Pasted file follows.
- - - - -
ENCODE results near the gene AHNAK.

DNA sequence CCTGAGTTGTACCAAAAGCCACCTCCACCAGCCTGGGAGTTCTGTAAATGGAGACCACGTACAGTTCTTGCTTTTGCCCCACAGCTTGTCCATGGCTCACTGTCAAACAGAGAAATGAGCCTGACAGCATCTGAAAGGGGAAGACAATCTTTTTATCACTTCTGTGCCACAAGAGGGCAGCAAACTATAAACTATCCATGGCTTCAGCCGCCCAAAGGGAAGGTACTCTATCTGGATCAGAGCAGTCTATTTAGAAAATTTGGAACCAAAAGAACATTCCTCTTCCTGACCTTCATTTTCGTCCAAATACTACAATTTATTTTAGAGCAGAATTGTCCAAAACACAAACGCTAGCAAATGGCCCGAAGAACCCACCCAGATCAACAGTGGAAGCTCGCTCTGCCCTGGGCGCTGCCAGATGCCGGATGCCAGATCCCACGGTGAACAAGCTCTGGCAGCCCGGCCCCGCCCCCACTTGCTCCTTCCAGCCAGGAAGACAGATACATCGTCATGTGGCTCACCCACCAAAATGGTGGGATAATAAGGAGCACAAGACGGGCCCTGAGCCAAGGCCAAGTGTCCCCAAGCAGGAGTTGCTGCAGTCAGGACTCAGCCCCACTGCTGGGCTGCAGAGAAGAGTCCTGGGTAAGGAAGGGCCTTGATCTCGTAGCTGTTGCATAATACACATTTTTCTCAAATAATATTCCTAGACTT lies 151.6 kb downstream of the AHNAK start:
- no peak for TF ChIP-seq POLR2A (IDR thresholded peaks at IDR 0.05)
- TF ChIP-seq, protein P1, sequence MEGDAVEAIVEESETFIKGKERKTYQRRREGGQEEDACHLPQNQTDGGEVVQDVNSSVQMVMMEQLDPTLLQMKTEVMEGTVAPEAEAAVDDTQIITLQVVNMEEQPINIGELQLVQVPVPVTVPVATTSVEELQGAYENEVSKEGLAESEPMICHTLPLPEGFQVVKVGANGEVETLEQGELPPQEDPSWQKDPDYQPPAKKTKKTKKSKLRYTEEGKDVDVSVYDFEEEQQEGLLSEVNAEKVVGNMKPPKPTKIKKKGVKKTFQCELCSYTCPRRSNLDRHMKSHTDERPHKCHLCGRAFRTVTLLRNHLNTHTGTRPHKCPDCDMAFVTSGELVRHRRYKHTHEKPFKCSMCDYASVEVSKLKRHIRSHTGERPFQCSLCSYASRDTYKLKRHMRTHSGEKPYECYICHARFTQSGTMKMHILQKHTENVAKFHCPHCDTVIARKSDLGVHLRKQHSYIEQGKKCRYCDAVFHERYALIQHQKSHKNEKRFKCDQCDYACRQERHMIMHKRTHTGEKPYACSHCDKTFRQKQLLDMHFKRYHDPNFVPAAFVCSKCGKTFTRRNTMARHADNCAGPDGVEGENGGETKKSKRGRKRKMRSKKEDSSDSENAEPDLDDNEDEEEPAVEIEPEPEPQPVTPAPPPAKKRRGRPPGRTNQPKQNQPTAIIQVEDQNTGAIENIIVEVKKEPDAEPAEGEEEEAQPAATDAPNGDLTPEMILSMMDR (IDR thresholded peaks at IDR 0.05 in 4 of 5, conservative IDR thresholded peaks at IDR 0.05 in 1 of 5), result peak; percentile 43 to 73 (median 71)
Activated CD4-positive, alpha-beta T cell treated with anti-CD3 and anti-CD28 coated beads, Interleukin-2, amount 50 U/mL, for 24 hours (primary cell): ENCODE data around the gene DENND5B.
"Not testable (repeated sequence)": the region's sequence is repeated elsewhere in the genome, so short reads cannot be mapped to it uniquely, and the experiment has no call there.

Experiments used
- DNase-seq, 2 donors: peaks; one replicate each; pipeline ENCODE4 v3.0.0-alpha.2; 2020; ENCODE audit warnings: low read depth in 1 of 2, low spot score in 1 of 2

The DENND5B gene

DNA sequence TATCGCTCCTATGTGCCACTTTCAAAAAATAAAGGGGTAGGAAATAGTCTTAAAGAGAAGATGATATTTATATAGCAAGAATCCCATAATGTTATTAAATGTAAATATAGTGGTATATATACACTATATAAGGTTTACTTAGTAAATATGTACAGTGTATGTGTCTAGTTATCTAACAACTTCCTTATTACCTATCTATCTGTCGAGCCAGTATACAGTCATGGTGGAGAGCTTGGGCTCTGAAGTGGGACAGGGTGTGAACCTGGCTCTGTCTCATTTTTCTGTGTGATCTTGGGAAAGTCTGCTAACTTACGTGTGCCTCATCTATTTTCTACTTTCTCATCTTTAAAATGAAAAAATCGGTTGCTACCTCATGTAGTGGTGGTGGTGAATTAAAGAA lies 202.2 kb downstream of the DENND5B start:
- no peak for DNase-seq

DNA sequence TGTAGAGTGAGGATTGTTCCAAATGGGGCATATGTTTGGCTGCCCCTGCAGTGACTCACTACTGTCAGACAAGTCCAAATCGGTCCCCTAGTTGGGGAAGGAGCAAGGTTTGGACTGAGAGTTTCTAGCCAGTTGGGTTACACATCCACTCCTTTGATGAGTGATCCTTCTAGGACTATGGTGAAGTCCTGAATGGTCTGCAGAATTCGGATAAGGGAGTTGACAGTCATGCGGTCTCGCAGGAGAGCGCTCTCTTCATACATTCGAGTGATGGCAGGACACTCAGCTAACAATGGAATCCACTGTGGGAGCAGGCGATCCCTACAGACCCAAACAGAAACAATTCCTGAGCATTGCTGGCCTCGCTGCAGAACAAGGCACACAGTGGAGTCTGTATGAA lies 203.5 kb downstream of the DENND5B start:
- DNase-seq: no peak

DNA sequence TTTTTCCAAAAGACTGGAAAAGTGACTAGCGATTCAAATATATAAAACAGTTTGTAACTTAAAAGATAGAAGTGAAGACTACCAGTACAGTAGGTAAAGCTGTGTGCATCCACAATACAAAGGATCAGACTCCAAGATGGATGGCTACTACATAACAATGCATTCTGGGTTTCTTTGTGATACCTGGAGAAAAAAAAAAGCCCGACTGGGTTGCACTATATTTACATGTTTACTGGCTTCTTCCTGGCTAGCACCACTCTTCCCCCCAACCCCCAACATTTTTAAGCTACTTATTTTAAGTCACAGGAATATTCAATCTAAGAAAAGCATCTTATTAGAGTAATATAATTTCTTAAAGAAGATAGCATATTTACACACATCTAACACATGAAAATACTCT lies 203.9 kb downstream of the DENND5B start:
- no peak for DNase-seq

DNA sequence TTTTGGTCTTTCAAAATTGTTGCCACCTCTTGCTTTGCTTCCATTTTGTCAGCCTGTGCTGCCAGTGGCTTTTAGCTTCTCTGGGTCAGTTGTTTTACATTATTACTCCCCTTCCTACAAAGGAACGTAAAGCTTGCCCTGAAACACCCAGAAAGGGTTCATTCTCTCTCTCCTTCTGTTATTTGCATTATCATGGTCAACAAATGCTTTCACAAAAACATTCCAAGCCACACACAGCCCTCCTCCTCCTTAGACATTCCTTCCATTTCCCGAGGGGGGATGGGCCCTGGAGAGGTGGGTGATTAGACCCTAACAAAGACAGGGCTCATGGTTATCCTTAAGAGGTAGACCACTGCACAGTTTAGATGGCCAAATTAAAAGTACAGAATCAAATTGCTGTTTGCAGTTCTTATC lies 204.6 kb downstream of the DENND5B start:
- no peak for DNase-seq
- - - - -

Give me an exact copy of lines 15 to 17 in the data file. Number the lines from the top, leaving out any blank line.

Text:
- no peak for DNase-seq

DNA sequence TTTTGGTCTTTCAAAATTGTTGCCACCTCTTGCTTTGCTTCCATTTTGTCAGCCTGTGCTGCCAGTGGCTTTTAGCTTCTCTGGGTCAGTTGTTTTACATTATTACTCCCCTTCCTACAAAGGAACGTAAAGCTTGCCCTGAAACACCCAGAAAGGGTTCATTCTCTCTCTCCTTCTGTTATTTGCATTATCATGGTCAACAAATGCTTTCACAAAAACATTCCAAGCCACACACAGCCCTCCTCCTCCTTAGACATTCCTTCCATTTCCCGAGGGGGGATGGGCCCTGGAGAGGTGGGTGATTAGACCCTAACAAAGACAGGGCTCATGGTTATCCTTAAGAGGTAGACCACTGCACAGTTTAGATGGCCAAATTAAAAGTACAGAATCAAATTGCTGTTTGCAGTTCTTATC lies 204.6 kb downstream of the DENND5B start:
- no peak for DNase-seq